How to become a new patient at our IV Lounge
Intravenous drips from our IV Lounge are designed to address a lack of energy and improve cellular functioning. We offer vitamin drip treatments that include therapeutic doses of amino acids, high-dose vitamin C, folic acid, Myers Cocktail, mistletoe, glutamic acid, nicotinamide adenine dinucleotide (NAD IV therapy), glutathione, major antioxidants, and other beneficial ingredients.
At the Toronto Functional Medicine Centre, new patients are welcome! Becoming a patient at our IV Lounge requires a complete diagnostic session; this initial consultation allows us to discuss your health condition and other issues. (Functional medicine lab testing may be recommended to determine nutritional deficiencies, toxicities, etc.) After reviewing your health history and lab test results, we can offer you a personalized service of therapies, including IV nutrient therapy and/or other treatment modalities (i.e. herbal medicine, naturopathic medicine, Eastern and Western medicine, acupuncture, etc.).
Are you ready to make healthy changes? IV therapy from our Toronto clinic may provide new insight on your brain health, premature aging, energy levels, and more. Click here to request your DISCOVERY SESSION on intravenous therapy.
Disclaimer: The information in this article is designed for educational purposes only and is not intended to be a substitute for informed medical advice or care. This information should not be used to diagnose or treat any health problems or illnesses without consulting a doctor. Consult with a health care practitioner before relying on any information in this article or on this website.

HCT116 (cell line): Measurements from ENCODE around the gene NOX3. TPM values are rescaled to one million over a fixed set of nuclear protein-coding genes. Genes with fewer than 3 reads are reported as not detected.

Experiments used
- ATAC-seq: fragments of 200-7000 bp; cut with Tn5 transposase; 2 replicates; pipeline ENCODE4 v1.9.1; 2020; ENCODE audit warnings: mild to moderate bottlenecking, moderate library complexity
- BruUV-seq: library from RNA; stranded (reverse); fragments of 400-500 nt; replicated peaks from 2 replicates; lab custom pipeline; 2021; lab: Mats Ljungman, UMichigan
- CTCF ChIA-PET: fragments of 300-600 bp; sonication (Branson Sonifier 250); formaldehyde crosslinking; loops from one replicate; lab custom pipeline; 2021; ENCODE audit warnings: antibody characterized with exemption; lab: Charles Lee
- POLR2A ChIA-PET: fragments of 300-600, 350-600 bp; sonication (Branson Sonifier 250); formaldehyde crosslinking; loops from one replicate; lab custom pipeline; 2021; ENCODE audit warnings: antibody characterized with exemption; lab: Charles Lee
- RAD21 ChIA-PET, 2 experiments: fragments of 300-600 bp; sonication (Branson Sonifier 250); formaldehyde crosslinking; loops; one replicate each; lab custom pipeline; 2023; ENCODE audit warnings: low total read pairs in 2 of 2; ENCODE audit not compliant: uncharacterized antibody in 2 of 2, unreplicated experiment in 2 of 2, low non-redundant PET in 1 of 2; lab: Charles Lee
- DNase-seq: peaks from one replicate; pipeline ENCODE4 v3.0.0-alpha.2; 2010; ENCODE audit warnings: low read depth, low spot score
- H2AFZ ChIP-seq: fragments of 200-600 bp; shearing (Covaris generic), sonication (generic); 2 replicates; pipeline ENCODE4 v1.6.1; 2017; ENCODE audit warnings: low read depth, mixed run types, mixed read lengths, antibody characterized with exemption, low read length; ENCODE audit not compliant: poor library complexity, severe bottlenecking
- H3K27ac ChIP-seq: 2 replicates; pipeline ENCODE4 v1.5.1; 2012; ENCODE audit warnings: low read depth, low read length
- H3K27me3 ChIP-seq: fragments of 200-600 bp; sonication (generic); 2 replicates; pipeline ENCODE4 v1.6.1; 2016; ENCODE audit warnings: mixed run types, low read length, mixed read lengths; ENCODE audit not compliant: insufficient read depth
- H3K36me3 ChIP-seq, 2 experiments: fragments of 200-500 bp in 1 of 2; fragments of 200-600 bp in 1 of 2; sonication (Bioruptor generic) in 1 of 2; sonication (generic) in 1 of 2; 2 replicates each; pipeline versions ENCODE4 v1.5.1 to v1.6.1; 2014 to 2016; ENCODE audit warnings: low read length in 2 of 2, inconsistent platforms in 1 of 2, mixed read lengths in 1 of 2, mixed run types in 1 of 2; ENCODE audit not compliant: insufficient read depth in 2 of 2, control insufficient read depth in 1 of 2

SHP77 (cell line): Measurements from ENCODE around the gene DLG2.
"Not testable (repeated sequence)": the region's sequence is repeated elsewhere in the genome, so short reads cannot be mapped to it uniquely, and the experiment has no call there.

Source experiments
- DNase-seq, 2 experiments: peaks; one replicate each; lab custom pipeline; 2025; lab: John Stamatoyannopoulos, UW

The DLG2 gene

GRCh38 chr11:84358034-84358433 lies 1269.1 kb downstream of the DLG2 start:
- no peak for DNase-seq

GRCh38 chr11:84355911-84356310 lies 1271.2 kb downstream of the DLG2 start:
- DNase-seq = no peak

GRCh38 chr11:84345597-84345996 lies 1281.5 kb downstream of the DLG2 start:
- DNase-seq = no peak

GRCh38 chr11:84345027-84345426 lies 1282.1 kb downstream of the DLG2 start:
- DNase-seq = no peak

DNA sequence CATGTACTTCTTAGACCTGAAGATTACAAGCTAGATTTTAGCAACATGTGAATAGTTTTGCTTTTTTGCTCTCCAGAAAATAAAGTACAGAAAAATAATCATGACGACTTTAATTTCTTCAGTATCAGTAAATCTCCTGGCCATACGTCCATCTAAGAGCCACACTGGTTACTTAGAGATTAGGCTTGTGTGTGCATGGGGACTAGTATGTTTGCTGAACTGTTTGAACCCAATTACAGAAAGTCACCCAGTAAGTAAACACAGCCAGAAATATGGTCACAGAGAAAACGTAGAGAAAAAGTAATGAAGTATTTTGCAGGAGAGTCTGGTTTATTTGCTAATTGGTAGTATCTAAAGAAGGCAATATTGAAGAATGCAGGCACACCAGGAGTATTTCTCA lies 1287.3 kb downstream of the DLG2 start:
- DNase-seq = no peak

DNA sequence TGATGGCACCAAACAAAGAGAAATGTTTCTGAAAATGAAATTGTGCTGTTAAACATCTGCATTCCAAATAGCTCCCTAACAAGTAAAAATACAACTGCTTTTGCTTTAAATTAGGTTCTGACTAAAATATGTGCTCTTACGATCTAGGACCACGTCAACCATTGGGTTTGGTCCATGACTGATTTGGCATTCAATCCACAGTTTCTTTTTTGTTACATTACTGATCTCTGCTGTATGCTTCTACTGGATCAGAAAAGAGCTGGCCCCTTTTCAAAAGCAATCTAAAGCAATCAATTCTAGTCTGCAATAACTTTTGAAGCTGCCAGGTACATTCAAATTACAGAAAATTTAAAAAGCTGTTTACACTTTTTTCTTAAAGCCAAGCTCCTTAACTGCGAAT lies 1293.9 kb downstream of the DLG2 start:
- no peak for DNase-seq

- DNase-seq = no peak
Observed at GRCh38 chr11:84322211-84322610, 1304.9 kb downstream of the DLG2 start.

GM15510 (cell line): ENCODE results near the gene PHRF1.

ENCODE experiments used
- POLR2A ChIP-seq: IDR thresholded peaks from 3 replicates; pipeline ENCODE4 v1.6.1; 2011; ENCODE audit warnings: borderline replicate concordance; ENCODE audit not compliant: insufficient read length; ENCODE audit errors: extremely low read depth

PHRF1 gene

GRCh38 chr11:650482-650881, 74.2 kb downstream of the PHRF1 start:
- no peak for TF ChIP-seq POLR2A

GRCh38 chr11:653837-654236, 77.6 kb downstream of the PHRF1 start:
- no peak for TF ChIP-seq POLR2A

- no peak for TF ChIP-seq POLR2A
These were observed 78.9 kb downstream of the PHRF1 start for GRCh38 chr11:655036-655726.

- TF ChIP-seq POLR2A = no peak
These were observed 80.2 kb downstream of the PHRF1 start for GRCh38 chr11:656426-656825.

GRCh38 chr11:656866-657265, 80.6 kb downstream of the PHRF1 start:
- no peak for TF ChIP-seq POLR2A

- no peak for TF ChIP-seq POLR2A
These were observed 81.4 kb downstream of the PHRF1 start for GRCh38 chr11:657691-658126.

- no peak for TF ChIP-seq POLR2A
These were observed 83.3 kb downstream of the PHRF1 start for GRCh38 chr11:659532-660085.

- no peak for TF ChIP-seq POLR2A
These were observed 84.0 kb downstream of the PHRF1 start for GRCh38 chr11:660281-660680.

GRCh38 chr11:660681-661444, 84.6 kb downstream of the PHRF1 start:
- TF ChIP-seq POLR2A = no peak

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John A. Maclaren, Ph.D., Diana Armen, B.S., Pigmentation of Candida albicans by Molybdenum, American Journal of Clinical Pathology, Volume 30, Issue 5, 1 November 1958, Pages 411–422, https://doi.org/10.1093/ajcp/30.5.411
Komada H, Kise Y, Nakagawa M, Yamamura M, Hioki K, Yamamoto M. Effect of dietary molybdenum on esophageal carcinogenesis in rats induced by N-methyl-N-benzylnitrosamine. Cancer Res. 1990 Apr 15;50(8):2418-22. PMID: 2317826.
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Mellis AT, Roeper J, Misko AL, Kohl J, Schwarz G. Sulfite Alters the Mitochondrial Network in Molybdenum Cofactor Deficiency. Front Genet. 2021 Jan 7;11:594828. doi: 10.3389/fgene.2020.594828. PMID: 33488670; PMCID: PMC7817995.
Nouri M, Chalian H, Bahman A, Mollahajian H, Ahmadi-Faghih M, Fakheri H, Soroush A. Nail molybdenum and zinc contents in populations with low and moderate incidence of esophageal cancer. Arch Iran Med. 2008 Jul;11(4):392-6. PMID: 18588371.
Odularu AT, Ajibade PA, Mbese JZ. Impact of Molybdenum Compounds as Anticancer Agents. Bioinorg Chem Appl. 2019 Sep 10;2019:6416198. doi: 10.1155/2019/6416198. PMID: 31582964; PMCID: PMC6754869.
Turnlund JR, Weaver CM, Kim SK, Keyes WR, Gizaw Y, Thompson KH, Peiffer GL. Molybdenum absorption and utilization in humans from soy and kale intrinsically labeled with stable isotopes of molybdenum. Am J Clin Nutr. 1999 Jun;69(6):1217-23. doi: 10.1093/ajcn/69.6.1217. PMID: 10357742.
Turnlund JR, Keyes WR, Peiffer GL. Molybdenum absorption, excretion, and retention studied with stable isotopes in young men at five intakes of dietary molybdenum. Am J Clin Nutr. 1995 Oct;62(4):790-6. doi: 10.1093/ajcn/62.4.790. PMID: 7572711.
Vally H, Misso NL. Adverse reactions to the sulphite additives. Gastroenterol Hepatol Bed Bench. 2012 Winter;5(1):16-23. PMID: 24834193; PMCID: PMC4017440.
“Why Molybdenum Is an Essential Nutrient” from Healthline, By Alexandra Rowles, RD on May 6, 2017, viewed on December 7, 2022.